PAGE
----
Signed by party members, including Cavan-Monaghan TDs Brendan Smith and Niamh Smyth, the motion also addresses the potentially negative impact that over-grounding may have on the local economy and tourism, and new information regarding the feasibility of under-grounding.
Those same apprehensions formed the crux of a specially arranged debate between Oireachtas members and members of Cavan Council at their monthly meeting last Monday.
“The refusal by Eirgird and the Bord to ever objectively examine under-grounding is a big mistake,” Fianna Fáil's Clifford Kelly told the meeting, highlighting that more than 95% of local landowners affected oppose the project in its current guise.
He also quoted a number figures, for example, that Eirgird spent €600,000 on advertising in the run up to the oral hearing in 2010, as well as funding hundreds of sponsorships across the North-East, including a current affairs programme and local festivals in recent years.
“The smugness portrayed by both Eirgrid and An Bord Pleanála that, because this project is vital, it has to be given approval, no matter what issues arise, is a direct challenge to democracy and natural justice,” the Kingscourt local representative riled.
Highlighting under-grounding cases involving developments on mainland Europe, Cllr Kelly stated that the arguments put forward by Eirgrid no longer stand up to scrutiny.
His comments were supported by fellow chamber members, Fine Gael's Carmel Brady, who said locals feel like they're “not being listened to”, and Sinn Féin's Paddy McDonald who commented that the money spent to date could have been better served on under-grounding the project.
Each Oireachtas member had time to respond to the councillors’ concerns.
'Legal or otherwise'
“It is a very important and emotive issue,” Minister for Rural Affairs Heather Humphreys said, divulging that the Minister for Communications Denis Naughten will now seek a detailed independent analysis of the interconnector project costs based on representations made.
Hoping fellow Dáil members would support the motion, Deputy Smith meanwhile described as “utterly unacceptable” the manner in which he felt the Bord had treated the submissions of local representatives. He too supported the call for a full review of costs.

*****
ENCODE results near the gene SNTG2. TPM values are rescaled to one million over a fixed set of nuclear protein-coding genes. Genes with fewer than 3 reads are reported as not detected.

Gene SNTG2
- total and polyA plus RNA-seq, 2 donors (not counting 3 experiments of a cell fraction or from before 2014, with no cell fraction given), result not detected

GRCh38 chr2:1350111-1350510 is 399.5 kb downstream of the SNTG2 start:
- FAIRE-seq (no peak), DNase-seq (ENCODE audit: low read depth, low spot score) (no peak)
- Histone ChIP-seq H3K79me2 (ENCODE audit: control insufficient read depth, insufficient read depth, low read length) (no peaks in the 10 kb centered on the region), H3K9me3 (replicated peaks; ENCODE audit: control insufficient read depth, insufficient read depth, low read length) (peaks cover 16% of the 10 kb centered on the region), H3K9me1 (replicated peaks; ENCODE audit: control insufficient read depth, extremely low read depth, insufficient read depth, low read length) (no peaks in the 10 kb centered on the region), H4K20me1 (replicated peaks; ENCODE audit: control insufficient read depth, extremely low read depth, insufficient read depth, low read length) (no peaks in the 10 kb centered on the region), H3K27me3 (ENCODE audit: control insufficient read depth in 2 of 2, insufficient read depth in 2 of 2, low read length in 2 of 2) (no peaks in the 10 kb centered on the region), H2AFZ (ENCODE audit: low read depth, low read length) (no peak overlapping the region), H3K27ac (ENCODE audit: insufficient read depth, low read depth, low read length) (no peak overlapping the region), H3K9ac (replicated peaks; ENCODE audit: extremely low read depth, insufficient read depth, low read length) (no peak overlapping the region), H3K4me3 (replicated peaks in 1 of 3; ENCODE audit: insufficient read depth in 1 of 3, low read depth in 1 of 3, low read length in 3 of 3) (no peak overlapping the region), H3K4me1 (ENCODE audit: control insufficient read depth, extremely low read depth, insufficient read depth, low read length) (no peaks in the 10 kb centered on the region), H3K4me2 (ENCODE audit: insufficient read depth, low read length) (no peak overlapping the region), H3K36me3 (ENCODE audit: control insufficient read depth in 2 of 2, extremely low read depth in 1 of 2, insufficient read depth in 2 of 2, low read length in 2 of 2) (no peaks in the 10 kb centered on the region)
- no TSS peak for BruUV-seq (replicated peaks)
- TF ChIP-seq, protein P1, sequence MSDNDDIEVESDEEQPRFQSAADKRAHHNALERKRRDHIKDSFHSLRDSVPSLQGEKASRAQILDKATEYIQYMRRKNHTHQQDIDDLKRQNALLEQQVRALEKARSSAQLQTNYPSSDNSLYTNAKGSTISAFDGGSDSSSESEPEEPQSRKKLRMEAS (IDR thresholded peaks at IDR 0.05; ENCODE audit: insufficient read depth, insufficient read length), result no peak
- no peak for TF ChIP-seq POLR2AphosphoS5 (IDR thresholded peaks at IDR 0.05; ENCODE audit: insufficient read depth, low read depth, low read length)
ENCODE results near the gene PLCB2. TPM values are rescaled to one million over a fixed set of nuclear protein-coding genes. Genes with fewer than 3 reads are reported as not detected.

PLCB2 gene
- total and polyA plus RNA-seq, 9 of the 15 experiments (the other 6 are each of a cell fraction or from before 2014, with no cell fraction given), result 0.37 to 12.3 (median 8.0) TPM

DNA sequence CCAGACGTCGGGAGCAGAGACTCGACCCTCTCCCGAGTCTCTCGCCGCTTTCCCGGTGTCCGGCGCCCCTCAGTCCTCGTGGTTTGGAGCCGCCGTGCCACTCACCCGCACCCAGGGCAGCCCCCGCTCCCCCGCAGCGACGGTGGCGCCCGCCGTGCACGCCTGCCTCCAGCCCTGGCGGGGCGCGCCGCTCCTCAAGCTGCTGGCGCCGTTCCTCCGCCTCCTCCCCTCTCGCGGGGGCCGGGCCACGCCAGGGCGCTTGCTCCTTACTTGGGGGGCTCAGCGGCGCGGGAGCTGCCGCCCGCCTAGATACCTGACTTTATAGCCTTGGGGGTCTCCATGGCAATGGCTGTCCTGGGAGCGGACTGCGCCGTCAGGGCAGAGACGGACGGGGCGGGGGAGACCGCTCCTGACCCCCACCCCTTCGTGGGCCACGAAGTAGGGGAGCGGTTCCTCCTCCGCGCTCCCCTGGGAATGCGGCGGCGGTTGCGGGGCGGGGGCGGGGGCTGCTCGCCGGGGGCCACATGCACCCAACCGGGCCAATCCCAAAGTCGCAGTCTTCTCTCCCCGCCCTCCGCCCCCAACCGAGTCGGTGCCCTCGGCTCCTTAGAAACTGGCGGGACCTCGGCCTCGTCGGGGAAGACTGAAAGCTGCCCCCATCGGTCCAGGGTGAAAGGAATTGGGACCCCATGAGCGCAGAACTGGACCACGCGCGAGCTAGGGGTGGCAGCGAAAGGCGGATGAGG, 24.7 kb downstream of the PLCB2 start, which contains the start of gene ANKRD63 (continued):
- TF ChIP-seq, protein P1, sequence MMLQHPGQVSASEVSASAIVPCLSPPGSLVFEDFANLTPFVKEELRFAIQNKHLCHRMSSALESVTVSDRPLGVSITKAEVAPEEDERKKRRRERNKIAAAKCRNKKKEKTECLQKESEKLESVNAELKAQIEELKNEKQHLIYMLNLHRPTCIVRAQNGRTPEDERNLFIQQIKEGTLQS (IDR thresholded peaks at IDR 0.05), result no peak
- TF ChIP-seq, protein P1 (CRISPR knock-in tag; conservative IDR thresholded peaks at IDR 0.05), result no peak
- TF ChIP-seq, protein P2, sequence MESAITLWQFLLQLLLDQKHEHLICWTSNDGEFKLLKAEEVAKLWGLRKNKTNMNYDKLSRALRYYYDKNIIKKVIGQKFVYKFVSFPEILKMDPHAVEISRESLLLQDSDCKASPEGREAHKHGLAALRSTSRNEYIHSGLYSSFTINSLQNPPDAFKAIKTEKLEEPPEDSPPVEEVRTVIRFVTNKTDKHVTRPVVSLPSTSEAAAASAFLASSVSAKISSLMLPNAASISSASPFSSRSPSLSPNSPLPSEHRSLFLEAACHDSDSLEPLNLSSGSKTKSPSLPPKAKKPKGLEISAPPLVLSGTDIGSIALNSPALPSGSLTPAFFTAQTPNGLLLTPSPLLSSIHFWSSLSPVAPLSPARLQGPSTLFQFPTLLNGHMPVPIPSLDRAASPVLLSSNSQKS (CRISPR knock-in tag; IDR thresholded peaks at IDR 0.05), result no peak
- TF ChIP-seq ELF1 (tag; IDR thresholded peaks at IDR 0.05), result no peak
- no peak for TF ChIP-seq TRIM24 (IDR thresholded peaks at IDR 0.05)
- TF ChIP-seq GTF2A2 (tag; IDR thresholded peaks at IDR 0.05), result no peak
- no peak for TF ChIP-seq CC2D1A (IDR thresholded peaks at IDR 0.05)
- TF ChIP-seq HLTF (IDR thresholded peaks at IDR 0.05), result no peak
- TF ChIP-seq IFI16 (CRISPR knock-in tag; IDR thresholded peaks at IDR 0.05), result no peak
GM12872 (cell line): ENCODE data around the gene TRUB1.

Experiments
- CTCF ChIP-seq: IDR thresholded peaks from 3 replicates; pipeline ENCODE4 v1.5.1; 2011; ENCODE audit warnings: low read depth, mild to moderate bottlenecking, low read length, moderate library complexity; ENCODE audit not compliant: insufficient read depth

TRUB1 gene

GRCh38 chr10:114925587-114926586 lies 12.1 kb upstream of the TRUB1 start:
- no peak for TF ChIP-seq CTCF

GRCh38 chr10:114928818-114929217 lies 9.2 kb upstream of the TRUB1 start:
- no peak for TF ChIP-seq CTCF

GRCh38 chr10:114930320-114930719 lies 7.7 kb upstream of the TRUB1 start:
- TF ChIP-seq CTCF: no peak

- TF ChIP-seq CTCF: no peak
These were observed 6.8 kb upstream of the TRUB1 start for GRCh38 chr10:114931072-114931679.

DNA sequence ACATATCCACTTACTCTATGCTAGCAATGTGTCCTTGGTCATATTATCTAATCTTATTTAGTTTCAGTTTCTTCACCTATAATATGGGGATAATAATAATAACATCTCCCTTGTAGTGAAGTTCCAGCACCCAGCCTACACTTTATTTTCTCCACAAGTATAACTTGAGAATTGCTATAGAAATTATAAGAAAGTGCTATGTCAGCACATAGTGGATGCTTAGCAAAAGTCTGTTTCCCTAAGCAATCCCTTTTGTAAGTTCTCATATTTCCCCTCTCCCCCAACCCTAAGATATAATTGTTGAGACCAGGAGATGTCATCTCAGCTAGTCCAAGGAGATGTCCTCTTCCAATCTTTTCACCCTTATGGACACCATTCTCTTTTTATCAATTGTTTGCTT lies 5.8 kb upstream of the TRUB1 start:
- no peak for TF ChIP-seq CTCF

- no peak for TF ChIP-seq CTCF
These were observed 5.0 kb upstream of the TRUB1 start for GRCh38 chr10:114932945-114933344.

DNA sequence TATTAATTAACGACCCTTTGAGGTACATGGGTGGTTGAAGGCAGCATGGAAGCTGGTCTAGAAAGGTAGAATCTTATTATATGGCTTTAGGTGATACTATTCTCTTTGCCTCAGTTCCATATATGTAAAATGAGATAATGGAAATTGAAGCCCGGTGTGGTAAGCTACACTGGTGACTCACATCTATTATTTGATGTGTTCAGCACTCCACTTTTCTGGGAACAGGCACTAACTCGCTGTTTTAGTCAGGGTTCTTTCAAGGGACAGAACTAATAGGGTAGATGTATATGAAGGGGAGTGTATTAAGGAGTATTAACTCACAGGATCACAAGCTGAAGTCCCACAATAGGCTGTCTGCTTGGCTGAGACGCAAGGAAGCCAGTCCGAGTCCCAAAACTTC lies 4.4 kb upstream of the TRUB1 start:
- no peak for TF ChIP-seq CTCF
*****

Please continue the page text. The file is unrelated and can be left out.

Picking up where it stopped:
Paying tribute to the efforts of protest groups, members of North-East Pylon Pressure Committee (NEPPC) and the Monaghan Anti-Pylon Committee, Sinn Féin's Caoimhghín Ó Caoláin said he believed that all measures “legal or otherwise” would be used to prevent Eirgird's plan from being proceeded with.
While displeased that the Dáil motion was not a cross-party one, he did offer it support.
“It is only through collective action that we can succeed,” he told the meeting, adding: “I do believe in bringing issues together, and there are none bigger than this, we are stronger together as one voice.”
Deputy Smyth also voiced her displeasure at the Bord's consideration of elected members’ submissions, while Fine Gael Senator Joe O'Reilly said simply “foisting” the project on people affected “is not the way”, noting the impact on a variety of sectors “will have to be factored in”.
Fellow upper house members Diarmuid Wilson (FF) and Robbie Gallagher (FF) also commented, the latter stating that in the decade since the first application, a lot had changed, particularly with regard to cost effectiveness.
“Over the course of 10 years, Eirgrid have, with a spectacular amount of arrogance, inflicted great financial, psychological and emotional anguish onto 25,000 people who will be primarily affected by the North-South Interconnector,” Cllr Sarah O'Reilly joined in.
“These people are not unreasonable people, most of them accept that projects of this kind are needed but not at such a high cost. They should not and will not accept the draconian way that Eirgrid are doing business.”
Her comments were supported by Val Smith (FG) and by John Paul Feeley (FF) who lampooned Eirgrid's recent receipt of a National Adult Literacy Agency (NALA) award for 'Plain English'.
“Clearly whoever decided to award them with it had never read their submission to the Bord,” he quipped.
“It was certainly not a good example of good English or otherwise.”